As a result of the severe volatility experienced in 2008 during the financial crisis, several EU countries attempted to restore the functioning of global markets by introducing bans on short selling activity. This divergent and uncoordinated approach however caused multiple compliance difficulties and opportunities for arbitrage.
As a result and in March 2012 therefore, the European Commission published the regulation to establish a harmonised framework that regulates the entry and disclosure of short positions.
EU Regulation 236/2012 on short selling and certain aspects of credit default swaps entered into force in November 2012. SSR aims to provide greater transparency of short positions held by investors in EU securities, reduce or eliminate settlement risks associated with uncovered or naked short positions, and give Member States clear powers to intervene in exceptional situations, to reduce systemic and market risks.
There are two types of short selling activity, covered and naked shorting. Short selling is when an investor sells a security that they do not own, with the intention to buy it back, at a later point in time. Covered short selling involves borrowing securities before making a sale, whereas naked short selling occurs when the investor has not borrowed securities prior to the short sale.
SSR key requirements:
1. Banning short selling of shares and sovereign debt instruments that are not covered (naked short selling)
2. Significant net short positions must be reported to the relevant National Competent Authority (NCA) when they reach 0.2% of the share capital, and every 0.1% above or below that on an EU trading Venue. When the net short position is greater than or equal to 0.5% of the share capital, it is published.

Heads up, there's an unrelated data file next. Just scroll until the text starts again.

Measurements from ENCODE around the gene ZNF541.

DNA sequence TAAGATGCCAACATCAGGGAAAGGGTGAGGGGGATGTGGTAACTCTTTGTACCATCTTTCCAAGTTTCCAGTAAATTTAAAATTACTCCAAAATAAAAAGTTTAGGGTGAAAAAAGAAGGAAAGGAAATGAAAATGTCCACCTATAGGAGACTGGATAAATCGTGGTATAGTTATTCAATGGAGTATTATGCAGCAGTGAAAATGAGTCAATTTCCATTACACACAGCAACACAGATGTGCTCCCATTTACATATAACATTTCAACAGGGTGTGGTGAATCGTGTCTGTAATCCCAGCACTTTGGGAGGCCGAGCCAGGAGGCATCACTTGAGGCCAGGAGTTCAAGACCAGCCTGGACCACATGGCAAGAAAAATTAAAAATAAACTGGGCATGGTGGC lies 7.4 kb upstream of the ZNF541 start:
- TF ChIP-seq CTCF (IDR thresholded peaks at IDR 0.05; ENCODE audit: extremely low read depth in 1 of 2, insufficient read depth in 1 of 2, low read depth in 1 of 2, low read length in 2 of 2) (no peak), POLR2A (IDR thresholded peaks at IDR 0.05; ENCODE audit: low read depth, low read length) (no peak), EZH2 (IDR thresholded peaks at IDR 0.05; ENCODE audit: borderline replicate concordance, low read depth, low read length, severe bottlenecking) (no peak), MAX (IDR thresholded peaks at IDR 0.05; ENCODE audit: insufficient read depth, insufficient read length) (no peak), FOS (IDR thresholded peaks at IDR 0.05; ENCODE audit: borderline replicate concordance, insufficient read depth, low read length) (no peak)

3. National regulators have permission to temporarily restrict short selling in response to a significant price fall (short sell ban)
Exemptions are applicable for market making activities and authorised primary dealers.
The SSR applies to all financial instruments that are admitted to trading on a trading venue in the European Union, including such instruments when traded outside a trading venue. Financial Instruments include those listed in Annex I, Section C of Directive 2004/39/EC.
Following the end of the transition period on 31 December 2020, the Financial Conduct Authority converted the EU SSR and the Level 2 regulation EU 918/2012 into UK domestic law. Technical Standards have also been converted to UK law.
On 6 January 2021, the UK Treasury published the Short Selling (Notification Thresholds) Regulations 2021 No. 5 (the Regulations) to amend the notification threshold under Article 5(2) of the Short Selling Regulation from 0.2% to 0.1% of the issued share capital of an issuer. This change comes into force on 1 February 2021.
Securities Lending itself is not captured under SSR, it is however key to the process of short selling. ISLA believe that like securities lending, short selling is a crucial contributor to efficient capital markets by increasing liquidity, improving market stability, and promoting price discovery. In 2019, ESMA released a Report on ‘Undue short-term pressure on corporations’, in which it states:
‘ESMA has considered the general arguments in relation to the impact of short-selling and securities lending practices and their potential link with short-termism. Nevertheless, ESMA points out that short-selling and securities lending are key for price discovery and market liquidity. Moreover, ESMA is not aware of concrete evidence pointing to a cause-effect connection between these practices and the existence of undue short-term market pressures. Additionally, the Short Selling Regulation foresees the right of NCAs and ESMA to adopt emergency measures that may even restrict the capacity of market participants to sell short financial instruments temporarily where a threat to the financial stability or to market confidence may exist.’
Yes, a short sale can be covered by a securities lending transaction if the securities are delivered to the borrower, prior to the short sale as per Article 12 (1)a of the EU SSR.
September 2008i Committee of the European Securities Regulator (now European Securities & Markets Authority (ESMA)) set up a task force to review the measures undertaken by EU member states regarding short selling.
Task force set up to review the measures undertaken by EU member states regarding short selling
Level I text of SSR adopted and published into the EU Official Journal
EU Short Selling Regulation enters into force
March 2013i ESMA Guidelines released
ESMA Guidelines released